Unless the law has changed in the 24th century, it's illegal to arrest someone on an intent they have but haven't actually done anything yet. Future Kim/Chakotay were free to steal the ship and try to do what they did and *then* they were chased.

    In the finale, Admiral Janeway lied her way to the necessary equipment and *then* Future Kim chased her. Notice how he doesn't actually shoot to kill her shuttle/ship (she's in more danger by the Klingon chasing her) but he tries to talk her out of it and she was in the middle of committing a crime. Are you telling me, he couldn't bring her smaller ship down if he wanted to?

    We all do, that's part of why this and similar sites are still alive :)
     
  4. at Quark's

    at Quark's Commodore Commodore

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    I'm not saying they should be arrested before they commit the crime. But certainly they would be held under closer scrutiny than before, and the objects that they wanted to steal protected better than before, if security was checked after their statement and found somewhat lacking. In short, additional measures would be take to prevent that theft, without curtailing Chakotay's and Kim's freedom, but still.

    In the case of 7, there really aren't that many options that do not limit her freedoms to some extent and still can make sure she doesn't actually rejoin the collective.

    The problem is in the nature of the Borg. There simply is no 'I want to rejoin my people, but I'll still never betray you!' option. If that option were there, 7 (or anyone) might just allowed to do so, if Janeway believed them and it was what they sincerely wished. But join the Borg, you automatically betray the Federation by giving them any information you have -even the information you only knew subconsciously- which they might use against the Federation. There is nothing in between.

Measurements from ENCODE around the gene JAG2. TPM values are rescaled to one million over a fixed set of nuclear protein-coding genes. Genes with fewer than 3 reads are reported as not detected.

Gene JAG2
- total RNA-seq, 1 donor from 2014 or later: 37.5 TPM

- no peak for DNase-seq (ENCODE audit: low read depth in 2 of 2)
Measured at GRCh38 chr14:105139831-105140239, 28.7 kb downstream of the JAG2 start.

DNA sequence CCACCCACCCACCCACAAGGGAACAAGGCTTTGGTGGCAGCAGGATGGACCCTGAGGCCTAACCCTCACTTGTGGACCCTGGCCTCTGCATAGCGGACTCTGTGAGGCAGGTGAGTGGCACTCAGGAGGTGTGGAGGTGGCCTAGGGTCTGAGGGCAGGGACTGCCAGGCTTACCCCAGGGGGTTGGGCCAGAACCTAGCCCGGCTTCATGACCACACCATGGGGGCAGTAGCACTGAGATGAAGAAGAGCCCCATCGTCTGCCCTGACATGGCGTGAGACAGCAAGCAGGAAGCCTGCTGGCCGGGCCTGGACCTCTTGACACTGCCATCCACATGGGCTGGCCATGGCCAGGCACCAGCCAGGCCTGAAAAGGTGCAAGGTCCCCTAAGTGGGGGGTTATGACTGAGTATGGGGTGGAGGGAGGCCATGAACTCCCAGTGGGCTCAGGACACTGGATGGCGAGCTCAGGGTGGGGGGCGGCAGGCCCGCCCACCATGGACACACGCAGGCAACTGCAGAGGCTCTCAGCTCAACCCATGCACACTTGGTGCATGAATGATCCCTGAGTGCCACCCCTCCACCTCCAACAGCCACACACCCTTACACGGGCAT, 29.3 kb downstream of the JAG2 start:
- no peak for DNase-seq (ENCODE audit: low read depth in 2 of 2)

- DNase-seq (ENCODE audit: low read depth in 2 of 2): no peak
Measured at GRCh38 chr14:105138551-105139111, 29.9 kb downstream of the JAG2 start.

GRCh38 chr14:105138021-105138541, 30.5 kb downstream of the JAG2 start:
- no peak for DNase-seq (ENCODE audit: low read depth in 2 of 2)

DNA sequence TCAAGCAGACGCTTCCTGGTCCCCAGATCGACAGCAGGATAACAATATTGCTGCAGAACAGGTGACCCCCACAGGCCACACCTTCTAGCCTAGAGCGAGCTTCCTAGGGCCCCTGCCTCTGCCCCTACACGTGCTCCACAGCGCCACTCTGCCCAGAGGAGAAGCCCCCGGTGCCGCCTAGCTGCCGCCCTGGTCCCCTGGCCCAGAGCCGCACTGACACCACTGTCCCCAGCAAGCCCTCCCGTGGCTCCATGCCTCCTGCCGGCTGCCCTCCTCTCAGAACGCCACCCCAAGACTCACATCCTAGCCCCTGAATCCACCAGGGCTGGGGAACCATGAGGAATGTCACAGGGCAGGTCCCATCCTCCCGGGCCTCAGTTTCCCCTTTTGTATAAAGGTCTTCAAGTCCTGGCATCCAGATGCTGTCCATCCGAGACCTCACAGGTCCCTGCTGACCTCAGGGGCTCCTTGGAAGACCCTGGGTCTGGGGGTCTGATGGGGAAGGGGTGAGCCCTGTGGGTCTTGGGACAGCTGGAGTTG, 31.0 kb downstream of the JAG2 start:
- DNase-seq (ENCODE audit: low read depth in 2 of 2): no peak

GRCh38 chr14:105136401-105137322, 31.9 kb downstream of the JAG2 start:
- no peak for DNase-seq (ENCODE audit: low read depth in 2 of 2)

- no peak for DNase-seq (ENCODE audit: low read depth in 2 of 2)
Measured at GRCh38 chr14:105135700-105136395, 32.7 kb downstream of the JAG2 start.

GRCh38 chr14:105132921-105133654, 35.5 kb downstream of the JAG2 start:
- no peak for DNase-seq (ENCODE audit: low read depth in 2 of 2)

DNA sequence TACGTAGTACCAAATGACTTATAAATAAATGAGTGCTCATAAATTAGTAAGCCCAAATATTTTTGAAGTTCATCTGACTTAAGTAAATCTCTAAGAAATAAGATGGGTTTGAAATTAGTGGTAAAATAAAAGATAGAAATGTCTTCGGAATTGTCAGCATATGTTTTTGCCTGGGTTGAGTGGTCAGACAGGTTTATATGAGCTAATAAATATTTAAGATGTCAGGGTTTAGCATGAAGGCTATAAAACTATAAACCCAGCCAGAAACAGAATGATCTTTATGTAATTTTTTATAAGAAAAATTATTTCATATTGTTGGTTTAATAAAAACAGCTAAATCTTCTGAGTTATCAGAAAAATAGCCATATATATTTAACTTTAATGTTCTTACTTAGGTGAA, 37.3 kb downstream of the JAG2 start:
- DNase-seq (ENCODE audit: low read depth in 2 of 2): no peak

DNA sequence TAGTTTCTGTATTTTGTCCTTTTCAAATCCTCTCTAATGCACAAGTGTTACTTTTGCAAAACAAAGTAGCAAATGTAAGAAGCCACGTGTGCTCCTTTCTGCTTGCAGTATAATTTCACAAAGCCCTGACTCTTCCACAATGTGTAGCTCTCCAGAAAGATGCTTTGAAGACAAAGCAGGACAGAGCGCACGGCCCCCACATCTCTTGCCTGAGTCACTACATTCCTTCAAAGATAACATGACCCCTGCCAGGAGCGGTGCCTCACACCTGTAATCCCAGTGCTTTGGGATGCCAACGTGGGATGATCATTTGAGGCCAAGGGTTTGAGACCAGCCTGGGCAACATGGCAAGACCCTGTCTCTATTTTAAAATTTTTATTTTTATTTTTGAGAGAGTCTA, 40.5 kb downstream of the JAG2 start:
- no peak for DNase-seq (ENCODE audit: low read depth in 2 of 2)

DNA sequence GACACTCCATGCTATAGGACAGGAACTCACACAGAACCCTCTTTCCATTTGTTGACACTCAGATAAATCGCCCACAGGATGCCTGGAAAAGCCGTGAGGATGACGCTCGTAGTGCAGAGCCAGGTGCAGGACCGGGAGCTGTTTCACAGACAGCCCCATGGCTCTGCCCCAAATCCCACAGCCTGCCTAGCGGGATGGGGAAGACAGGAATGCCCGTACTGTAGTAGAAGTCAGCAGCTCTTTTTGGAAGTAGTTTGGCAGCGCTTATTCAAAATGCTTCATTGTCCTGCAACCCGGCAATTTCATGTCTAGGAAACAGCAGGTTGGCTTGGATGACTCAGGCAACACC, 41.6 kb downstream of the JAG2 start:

Last edited: Feb 1, 2019
  5. Guy Gardener

    Guy Gardener Fleet Admiral Admiral

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    In the lap of squalor I assure you.
    I wouldn't have let Seven go until she had been completely striped of nanoprobes, even though she's smart enough to make new ones from scratch, so you'd have to alter her memories so that she can't do that, and if you're willing to alter her brain a little bit, why not a lot.

    Put the admiral's niece in stasis and she is some other's buggers problem in 60 years.
     
  6. JirinPanthosa

    JirinPanthosa Vice Admiral Admiral

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    If a child was kidnapped kept in a room for 15 years, then rescued, and said she wanted to go back to the kidnapper, would it be ethical to send her back? Of course not. Janeway didn't decide for Seven, she realized Seven was not capable of making her own decision at the time and brought her to a state where she *could* make her own decision.
     
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  7. cosmic mouse

    cosmic mouse Fleet Captain Fleet Captain

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    This. Precisely. Simple as that.
     
  8. Guy Gardener

    Guy Gardener Fleet Admiral Admiral

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    In the lap of squalor I assure you.
    Anika's IQ was tripled, had hundreds of terabytes of information stapled to her brain, and enforced with adamantium governing protocols on how to process that information politically.

    It's a lie to say that this is the same person, or that that 8 year old Anika could ever grow up to be this Borg.

    Death of personality.

    Replaced by a giant inhuman hulk.
     
  9. TigerCat

    TigerCat Lieutenant Red Shirt

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    And how is imprisoning this child and forcing her to use her knowledge to work with you any better? Are you telling me that had Seven not gotten on with the program, she would be given any kind of freedom aboard Voyager?